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The Birmingham age-herald. [volume] (Birmingham, Ala.) 1902-1950, April 04, 1913, Image 3

Image and text provided by University of Alabama Libraries, Tuscaloosa, AL

Persistent link: https://chroniclingamerica.loc.gov/lccn/sn85038485/1913-04-04/ed-1/seq-3/

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They’re Durable,
Stylish Suits
ing for boys is that it
withstands the strenous
life. It’s put together
with exacting care.
—And besides durabil
ity, there s no escaping
style and good looks if
your boy wears one of
these suits.
Cheviot, Worsted, Homespun
Suits, $5 to $15
Russian Blouse
Wash Suits
Carefully made suits of
white duck, linene, repp,
chambray, linen, etc.; 2 1-2
years up. All white and
fancy trimmed. $1.25 to $5.
Colored suits $1.00 up.
Sailor blouse suits, 5 to 9
years; $1.25 to $5.00.
Boys’ Hats, Oxfords
and Furnishings—
Boys’ Linen
Suits for boys 6 to 12
years, stylish linen Norfolks,
tan and new striped pat
terns; perfect fitting gar
ments. $4.00 and $5.00.
Boys’ Underwear
Porosknit shirts and draw
ers to match, 25c garment;
union suits 50c.
Lisle union suits $1.00.
Checked nainsook shirts
and drawers, 25c and 50c
In the Heart of Birmingham
1922-24 First Avenue
What In Thrift?
“Economy no more means saving
money than it means spending money;
it means administration of a house;
its stewardship; spending or saving,
whether money or time, or anything
else, to the best possible advantage.”—
There seems to be a mistaken Idea
abroad as to just what is meant by the
word thrift. It means more than the
average person thinks it does.
When In these talks we speak of
caving money, we do not for an in
stant want any reader to think that we
advocate miserliness—grubbing, cheese
paring, squeezing and saving every
possible cent, at the expense of self
respect, comfort and health.
At times, spending, instead of sav
ing, may be the wisest course. Thrift
at once earns and saves, with a view
to wholesome and profitable expendi
ture at a fitting time.
But the actual accumulation of
money is the outward and visible sign
that a. man is really thrifty, and, al
though thrift means more than just
caving, to a large extent saving Is the
measure of a man's progress.
Money isn’t everything. It can’t al
ways buy health and happiness, but if
by your present thrift you are able to
get into comfortable circumstances and
banish the worry of debt, will you not
be doing something that will surely
make for health and happiness?
While saving alone is not thrift, It
is an Indispensible part of it. How
ever, we do not wish to encourage any- j
one to be stingy. Between saving
money sensibly and being a genuine
“tightwad” there is a vast difference.
Thrift is more than prudence, which
is merely good judgment and foresight
In the practical affairs of life. It is
more than economy, which is a dispo
sition to save. It is more than frugality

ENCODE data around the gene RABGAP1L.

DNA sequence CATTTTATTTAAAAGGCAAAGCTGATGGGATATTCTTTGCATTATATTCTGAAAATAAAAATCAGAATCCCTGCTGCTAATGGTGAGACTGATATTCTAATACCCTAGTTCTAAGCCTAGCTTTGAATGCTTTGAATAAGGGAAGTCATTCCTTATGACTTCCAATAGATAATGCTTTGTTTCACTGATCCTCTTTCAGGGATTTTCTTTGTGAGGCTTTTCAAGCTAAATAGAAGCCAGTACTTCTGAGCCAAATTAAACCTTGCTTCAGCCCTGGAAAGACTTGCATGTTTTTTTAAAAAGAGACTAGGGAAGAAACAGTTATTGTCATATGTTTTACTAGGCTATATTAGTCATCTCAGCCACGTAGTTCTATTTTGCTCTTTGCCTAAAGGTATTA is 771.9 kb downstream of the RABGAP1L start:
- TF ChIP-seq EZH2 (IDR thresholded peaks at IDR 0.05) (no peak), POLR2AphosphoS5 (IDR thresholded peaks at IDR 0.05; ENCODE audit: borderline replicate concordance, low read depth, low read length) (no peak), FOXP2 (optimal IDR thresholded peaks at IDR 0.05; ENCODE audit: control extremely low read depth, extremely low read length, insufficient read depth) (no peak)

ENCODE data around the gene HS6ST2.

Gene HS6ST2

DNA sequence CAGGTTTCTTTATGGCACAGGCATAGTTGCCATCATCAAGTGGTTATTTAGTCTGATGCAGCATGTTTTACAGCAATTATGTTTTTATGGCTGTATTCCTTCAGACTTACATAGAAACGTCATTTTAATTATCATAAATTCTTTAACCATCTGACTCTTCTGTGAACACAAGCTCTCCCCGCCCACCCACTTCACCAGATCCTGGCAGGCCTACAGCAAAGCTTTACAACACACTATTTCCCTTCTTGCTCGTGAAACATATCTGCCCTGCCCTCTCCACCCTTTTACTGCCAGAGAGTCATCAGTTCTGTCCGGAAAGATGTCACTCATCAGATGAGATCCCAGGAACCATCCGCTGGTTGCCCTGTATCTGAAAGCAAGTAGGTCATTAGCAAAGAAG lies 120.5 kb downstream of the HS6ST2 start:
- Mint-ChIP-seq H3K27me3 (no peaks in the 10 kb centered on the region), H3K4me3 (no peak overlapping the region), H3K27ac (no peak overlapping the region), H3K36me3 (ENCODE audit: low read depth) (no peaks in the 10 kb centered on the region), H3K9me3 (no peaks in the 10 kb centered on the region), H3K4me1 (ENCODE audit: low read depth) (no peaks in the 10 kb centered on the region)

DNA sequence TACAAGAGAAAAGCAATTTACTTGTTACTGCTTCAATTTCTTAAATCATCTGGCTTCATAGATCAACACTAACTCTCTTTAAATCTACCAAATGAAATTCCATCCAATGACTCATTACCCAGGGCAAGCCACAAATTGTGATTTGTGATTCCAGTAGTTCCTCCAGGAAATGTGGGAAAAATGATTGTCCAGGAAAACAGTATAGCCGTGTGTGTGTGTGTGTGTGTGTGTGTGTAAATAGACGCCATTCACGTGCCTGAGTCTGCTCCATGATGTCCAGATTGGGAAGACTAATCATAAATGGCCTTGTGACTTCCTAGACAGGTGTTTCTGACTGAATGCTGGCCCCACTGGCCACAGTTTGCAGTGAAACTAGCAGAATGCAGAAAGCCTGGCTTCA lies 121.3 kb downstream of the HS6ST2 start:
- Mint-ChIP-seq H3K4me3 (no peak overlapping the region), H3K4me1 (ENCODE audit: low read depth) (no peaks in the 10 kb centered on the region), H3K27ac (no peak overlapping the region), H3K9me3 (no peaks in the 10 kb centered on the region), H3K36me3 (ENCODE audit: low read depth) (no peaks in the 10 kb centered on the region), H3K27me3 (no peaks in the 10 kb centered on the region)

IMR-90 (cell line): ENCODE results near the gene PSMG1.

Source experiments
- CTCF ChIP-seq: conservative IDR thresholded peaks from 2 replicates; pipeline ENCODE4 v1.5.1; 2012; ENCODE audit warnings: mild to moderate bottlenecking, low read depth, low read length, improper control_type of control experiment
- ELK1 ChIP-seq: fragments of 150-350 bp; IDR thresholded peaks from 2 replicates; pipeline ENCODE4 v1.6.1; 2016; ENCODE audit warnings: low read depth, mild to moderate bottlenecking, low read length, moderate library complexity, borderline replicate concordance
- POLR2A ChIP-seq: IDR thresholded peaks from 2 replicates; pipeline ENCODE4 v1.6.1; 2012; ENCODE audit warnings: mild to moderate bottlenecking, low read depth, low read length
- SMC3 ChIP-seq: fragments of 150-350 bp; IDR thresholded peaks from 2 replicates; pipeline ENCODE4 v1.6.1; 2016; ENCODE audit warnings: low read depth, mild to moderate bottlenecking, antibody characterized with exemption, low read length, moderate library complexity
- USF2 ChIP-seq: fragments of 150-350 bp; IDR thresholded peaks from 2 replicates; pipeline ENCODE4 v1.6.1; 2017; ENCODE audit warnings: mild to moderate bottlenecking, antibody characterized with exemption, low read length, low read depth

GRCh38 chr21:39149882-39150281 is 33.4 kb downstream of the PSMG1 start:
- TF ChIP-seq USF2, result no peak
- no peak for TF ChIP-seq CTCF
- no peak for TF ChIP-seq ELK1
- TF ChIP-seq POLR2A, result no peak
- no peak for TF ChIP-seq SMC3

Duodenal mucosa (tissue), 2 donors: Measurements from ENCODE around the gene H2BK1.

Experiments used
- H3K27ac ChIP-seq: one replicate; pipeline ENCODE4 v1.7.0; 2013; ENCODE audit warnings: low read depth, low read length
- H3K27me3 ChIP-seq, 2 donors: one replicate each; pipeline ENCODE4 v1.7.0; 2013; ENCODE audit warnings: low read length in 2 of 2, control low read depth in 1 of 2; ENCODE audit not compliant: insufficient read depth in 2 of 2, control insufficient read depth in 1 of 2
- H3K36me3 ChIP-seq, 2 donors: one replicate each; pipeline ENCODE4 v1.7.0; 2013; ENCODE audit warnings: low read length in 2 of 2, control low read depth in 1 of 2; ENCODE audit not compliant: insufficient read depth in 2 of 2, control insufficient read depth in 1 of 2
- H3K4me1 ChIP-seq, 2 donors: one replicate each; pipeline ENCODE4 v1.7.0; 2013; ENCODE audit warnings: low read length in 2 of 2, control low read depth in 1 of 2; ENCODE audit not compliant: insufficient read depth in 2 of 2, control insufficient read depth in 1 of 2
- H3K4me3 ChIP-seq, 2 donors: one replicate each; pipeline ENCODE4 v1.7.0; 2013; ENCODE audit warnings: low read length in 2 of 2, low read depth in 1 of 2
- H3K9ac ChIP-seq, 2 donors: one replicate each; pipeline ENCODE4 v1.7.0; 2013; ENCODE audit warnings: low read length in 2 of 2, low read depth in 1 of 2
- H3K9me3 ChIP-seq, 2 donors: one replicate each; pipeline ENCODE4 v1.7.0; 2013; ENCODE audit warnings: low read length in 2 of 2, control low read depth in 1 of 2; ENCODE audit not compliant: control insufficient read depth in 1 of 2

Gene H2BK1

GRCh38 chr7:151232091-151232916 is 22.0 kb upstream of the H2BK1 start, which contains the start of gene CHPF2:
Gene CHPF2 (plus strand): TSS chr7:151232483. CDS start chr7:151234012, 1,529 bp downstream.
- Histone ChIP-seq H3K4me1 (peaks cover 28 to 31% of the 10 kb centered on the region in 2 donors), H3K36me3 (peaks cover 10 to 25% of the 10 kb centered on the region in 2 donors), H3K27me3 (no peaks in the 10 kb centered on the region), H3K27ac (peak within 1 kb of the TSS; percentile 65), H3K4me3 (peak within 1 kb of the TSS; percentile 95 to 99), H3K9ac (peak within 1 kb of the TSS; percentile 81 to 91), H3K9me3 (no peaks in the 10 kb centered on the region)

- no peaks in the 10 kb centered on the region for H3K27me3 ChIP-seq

which is prudent economy in the care
of money or goods.
Parsimony is excessive and unrea
sonable saving for the sake of sav
Miserliness denies one's self and oth
ers the comforts and even the neces
sities of life for the mere pleasure of
i hoarding.
Industry earns, economy manages,
prudence plans, frugality saves; but
thrift earns, plans, manages and saves.
As W. H. Kniffin, Jr., puts it in his
new book, “The Saving Bank and Its
Practical Work:” “The thrift habit
teaches a man to earn largely, that
he may save wisely, so as to be able
to spend advantageously in the time
of need or opportunity, when the need
will be greater or the opportunity bet
ter than that of the present.”
Lord Rosebery, the famous British
[statesman, said: “Whatever thrift is, it
[is not avarice. Avarice is not genet*
jous; and after all, it is the thrifty peo
ple who are generous. All true gen
erosity can only proceed from thrift,
because it is no generosity to give
money which does not belong to you,
as is the case with the unthrifty. And
I venture to say that of all the great
phillantliropists, all the great financial
benefactors of their species of whom
we have any record, the most generous
of all must have been thrifty men.”
When Traveling
The safest and most convenient way to carry money is
in the form of Travelers’ Cheeks.
Ask our Exchange Department for information.
3^11 K
JOHN *-* rwve, P*C»IPINT
j=y rs^i i <3 ^ rs*^!_:^^_ ~ 11
ctfcc<r6» SZ'MoS&cC. *?vl ?
£1 rincipe<“<§ales
Clear Havana
Crop of 1912 Vuelta Abajo, exclu
sively used in
m IPomdiip® dta @afl®s
and pronounced by connoisseurs to
be the finest Havana Tobacco drown
on the Island of Cuba since 1905.
Several Prominent Hunts
ville Citizens Were Ac
cused of Vote Buying
Huntsville, April 8.-MSpeclal.)-Demur
rers that were argued several days ago In
the law and equity court In the Indict
ments found by the last grand jury
against several prominent citizens who are
accused of buying votes In the county
primary election last year, have been
sustained by Judge James H. Ballentlne,
and the cases, about a dozen in all, have
been dismissed. The indictments charged